In the twentieth century, the United States emerged as the world's largest and most powerful economy. Understanding the evolution, organization and performance of the American corporate enterprise in this period is an indispensable foundation for understanding the evolution, organization and performance of not only the US economy but also the global economy.
The readings collected in these four volumes put on display a portion of what we know, or at least what we think we know, about the evolution, operation and performance of the American corporate enterprise, and the American corporate economy more generally, over the course of the twentieth century.
Divided into seven sections:
- Oragnization of Industry
- Corporate Control
- Money and People
- Developing Technology
- Organizing Production
- Organizations and Markets,
many of the readings provide broad overviews of the evolution of the US corporate enterprise, while others contribute to debates on the role of the US corporate enterprise in the evolution of American economy and society.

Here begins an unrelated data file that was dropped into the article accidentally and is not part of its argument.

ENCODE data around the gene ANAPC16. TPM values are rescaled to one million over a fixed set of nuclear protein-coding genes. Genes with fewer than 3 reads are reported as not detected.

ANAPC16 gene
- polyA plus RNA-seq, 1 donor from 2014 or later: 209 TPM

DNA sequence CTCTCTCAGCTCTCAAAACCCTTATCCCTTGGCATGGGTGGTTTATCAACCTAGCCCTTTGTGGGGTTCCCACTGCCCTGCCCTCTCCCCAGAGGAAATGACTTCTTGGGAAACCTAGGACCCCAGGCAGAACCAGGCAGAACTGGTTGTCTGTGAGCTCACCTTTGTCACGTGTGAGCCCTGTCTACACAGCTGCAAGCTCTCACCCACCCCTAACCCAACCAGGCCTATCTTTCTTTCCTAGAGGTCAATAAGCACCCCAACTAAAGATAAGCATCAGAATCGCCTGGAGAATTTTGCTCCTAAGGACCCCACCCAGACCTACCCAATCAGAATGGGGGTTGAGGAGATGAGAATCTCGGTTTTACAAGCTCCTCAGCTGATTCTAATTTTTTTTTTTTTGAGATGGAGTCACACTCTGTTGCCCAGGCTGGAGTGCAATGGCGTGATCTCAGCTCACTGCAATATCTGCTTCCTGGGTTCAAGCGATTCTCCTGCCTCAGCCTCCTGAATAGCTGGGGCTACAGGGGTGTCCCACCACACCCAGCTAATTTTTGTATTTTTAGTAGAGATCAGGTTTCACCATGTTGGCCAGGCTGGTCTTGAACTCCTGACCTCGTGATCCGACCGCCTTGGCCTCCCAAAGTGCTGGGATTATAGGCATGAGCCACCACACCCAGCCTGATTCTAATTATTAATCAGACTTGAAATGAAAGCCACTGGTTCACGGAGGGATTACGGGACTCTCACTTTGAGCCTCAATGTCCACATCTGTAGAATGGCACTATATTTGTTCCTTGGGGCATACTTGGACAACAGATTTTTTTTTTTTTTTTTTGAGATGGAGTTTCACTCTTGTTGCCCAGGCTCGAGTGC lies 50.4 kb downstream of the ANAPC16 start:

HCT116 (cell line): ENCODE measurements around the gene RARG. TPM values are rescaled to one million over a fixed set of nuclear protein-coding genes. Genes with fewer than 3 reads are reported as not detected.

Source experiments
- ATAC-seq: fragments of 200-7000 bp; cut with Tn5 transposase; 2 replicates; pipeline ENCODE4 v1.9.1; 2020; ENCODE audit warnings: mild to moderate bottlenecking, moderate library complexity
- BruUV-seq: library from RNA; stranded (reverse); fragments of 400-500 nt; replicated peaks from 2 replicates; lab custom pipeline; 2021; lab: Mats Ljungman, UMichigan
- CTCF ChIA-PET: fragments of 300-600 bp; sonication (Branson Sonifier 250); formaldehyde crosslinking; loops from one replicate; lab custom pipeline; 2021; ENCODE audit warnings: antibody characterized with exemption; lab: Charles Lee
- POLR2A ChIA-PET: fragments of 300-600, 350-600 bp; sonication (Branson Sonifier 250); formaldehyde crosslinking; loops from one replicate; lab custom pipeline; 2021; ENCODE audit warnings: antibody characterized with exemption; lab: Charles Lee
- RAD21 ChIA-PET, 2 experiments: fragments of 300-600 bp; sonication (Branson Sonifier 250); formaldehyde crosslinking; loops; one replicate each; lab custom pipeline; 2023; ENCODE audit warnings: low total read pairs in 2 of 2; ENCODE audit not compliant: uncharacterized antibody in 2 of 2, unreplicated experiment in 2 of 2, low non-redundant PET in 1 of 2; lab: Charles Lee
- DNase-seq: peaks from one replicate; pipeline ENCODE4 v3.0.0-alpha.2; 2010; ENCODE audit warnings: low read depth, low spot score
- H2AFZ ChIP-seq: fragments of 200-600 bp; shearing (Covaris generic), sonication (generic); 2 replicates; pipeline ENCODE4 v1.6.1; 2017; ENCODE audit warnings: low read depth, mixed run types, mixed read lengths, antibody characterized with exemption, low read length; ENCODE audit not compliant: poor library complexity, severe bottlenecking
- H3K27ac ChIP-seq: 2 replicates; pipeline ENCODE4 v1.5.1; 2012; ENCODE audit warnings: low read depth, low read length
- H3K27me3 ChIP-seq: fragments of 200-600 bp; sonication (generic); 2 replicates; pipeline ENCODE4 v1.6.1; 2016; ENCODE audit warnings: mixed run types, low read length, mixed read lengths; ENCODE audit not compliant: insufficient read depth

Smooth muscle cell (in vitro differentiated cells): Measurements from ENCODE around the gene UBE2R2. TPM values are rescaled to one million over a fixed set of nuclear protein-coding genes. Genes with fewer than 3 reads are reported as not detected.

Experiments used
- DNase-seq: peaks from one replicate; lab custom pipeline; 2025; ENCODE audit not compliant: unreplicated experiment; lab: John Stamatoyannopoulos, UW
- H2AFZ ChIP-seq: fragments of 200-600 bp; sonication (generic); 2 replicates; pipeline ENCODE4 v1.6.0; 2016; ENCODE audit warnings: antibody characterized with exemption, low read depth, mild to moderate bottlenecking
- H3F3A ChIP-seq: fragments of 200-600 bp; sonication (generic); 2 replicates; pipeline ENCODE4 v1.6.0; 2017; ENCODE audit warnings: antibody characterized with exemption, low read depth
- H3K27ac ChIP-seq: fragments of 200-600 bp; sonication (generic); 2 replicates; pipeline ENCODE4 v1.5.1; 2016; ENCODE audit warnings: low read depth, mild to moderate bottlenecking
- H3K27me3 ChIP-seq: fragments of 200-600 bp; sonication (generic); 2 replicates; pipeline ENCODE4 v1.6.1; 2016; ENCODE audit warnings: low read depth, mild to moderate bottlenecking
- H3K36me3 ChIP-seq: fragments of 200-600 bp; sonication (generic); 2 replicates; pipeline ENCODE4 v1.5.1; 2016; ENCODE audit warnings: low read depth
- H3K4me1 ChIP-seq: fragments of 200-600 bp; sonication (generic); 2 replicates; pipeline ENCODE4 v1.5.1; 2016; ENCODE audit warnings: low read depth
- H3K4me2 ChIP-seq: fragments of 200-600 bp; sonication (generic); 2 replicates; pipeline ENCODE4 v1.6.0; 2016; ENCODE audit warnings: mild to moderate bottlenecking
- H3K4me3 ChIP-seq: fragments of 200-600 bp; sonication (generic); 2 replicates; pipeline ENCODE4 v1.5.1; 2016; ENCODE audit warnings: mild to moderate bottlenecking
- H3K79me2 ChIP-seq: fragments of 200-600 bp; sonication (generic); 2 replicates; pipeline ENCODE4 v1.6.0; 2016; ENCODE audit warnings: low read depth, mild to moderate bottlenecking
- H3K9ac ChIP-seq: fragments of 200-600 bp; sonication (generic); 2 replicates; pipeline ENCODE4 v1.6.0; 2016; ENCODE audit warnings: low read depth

Taken as whole, these readings provided an in-depth introduction to a major phenomenon - the role of the business corporation in the economy and society - that remains of central importance and concern in the twenty-first century.
The material is arranged thematically to help the reader navigate the field. There is also a thorough index making this set an invaluable reference tool for both academics and practitioners in the field.